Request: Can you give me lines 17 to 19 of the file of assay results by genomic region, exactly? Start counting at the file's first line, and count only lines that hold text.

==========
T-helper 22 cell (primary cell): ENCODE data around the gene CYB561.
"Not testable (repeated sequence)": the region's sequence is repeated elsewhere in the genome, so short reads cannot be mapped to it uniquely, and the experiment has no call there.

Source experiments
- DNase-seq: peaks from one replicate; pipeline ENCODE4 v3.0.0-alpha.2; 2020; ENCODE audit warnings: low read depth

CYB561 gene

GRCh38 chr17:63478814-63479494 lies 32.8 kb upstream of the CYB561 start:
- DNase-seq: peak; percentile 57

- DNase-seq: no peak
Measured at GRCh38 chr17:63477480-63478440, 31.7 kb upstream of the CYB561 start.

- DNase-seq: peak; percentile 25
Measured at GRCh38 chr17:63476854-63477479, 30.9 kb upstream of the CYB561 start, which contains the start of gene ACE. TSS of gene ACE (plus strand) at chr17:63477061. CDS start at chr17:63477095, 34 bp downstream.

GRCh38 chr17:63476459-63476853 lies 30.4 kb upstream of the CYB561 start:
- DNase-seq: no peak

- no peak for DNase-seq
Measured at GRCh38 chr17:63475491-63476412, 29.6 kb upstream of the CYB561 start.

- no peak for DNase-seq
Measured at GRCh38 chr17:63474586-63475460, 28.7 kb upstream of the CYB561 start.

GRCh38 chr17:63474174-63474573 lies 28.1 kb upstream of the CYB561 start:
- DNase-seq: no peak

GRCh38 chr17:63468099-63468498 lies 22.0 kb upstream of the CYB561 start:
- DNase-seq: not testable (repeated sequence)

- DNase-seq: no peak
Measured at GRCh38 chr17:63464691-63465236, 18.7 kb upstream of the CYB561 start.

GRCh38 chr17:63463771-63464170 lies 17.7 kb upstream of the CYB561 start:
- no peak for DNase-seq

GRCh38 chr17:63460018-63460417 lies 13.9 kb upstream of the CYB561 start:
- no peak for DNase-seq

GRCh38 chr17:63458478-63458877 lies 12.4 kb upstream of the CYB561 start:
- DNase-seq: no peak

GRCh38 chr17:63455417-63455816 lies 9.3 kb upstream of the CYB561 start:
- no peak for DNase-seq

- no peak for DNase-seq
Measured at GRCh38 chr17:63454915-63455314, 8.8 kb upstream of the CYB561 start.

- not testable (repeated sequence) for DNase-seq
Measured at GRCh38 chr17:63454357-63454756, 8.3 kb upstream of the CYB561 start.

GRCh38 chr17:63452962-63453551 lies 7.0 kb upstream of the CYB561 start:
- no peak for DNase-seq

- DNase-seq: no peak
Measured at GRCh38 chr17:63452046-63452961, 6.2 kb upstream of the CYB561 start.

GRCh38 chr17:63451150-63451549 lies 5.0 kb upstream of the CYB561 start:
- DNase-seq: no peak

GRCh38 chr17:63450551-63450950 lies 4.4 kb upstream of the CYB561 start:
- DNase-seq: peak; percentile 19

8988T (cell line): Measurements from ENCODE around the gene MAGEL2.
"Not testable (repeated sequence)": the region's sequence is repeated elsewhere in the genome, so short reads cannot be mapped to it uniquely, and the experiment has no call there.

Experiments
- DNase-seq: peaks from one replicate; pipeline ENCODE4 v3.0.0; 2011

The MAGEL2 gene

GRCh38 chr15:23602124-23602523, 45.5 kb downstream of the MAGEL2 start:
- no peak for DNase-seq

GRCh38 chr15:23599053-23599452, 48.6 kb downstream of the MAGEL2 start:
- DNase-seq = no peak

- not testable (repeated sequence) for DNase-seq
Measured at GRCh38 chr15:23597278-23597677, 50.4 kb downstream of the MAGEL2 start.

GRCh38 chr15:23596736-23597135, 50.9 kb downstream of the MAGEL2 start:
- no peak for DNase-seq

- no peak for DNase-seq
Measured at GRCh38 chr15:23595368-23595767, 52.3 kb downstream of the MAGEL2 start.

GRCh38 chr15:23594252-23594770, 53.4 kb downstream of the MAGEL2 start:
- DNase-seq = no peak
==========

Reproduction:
Measured at GRCh38 chr17:63474586-63475460, 28.7 kb upstream of the CYB561 start.

GRCh38 chr17:63474174-63474573 lies 28.1 kb upstream of the CYB561 start:
- DNase-seq: no peak